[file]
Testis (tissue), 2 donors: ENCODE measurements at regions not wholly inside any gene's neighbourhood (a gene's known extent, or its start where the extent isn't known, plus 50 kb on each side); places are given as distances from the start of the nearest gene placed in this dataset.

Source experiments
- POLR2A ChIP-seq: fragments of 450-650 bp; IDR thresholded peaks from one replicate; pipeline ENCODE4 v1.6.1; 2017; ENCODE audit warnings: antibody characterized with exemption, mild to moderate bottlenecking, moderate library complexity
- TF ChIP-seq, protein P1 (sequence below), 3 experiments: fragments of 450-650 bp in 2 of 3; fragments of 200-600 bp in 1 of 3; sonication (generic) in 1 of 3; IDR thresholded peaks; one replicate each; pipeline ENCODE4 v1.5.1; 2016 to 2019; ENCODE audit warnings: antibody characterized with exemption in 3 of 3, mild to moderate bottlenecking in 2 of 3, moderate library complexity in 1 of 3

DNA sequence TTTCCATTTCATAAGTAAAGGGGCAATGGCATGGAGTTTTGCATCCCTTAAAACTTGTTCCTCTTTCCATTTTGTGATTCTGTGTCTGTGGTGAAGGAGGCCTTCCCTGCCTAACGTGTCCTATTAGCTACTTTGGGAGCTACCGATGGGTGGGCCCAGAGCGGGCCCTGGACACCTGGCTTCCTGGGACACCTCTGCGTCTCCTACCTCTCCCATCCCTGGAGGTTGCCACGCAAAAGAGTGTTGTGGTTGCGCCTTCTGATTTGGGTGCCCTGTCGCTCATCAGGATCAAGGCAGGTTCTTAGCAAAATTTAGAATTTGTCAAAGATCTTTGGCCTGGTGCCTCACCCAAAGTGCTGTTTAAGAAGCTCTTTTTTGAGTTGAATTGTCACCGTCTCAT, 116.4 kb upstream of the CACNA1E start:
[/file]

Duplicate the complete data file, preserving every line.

Testis (tissue), 2 donors: ENCODE measurements at regions not wholly inside any gene's neighbourhood (a gene's known extent, or its start where the extent isn't known, plus 50 kb on each side); places are given as distances from the start of the nearest gene placed in this dataset.

Source experiments
- POLR2A ChIP-seq: fragments of 450-650 bp; IDR thresholded peaks from one replicate; pipeline ENCODE4 v1.6.1; 2017; ENCODE audit warnings: antibody characterized with exemption, mild to moderate bottlenecking, moderate library complexity
- TF ChIP-seq, protein P1 (sequence below), 3 experiments: fragments of 450-650 bp in 2 of 3; fragments of 200-600 bp in 1 of 3; sonication (generic) in 1 of 3; IDR thresholded peaks; one replicate each; pipeline ENCODE4 v1.5.1; 2016 to 2019; ENCODE audit warnings: antibody characterized with exemption in 3 of 3, mild to moderate bottlenecking in 2 of 3, moderate library complexity in 1 of 3

DNA sequence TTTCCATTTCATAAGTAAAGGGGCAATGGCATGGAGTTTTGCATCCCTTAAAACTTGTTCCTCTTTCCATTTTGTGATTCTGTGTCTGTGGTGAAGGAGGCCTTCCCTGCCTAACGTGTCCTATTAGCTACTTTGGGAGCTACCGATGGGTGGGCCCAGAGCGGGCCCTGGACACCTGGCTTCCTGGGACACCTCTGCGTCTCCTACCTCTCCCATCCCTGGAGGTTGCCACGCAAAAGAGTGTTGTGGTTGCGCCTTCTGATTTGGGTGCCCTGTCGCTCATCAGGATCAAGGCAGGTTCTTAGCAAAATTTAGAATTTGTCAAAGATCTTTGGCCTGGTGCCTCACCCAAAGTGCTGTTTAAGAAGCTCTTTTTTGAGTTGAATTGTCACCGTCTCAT, 116.4 kb upstream of the CACNA1E start: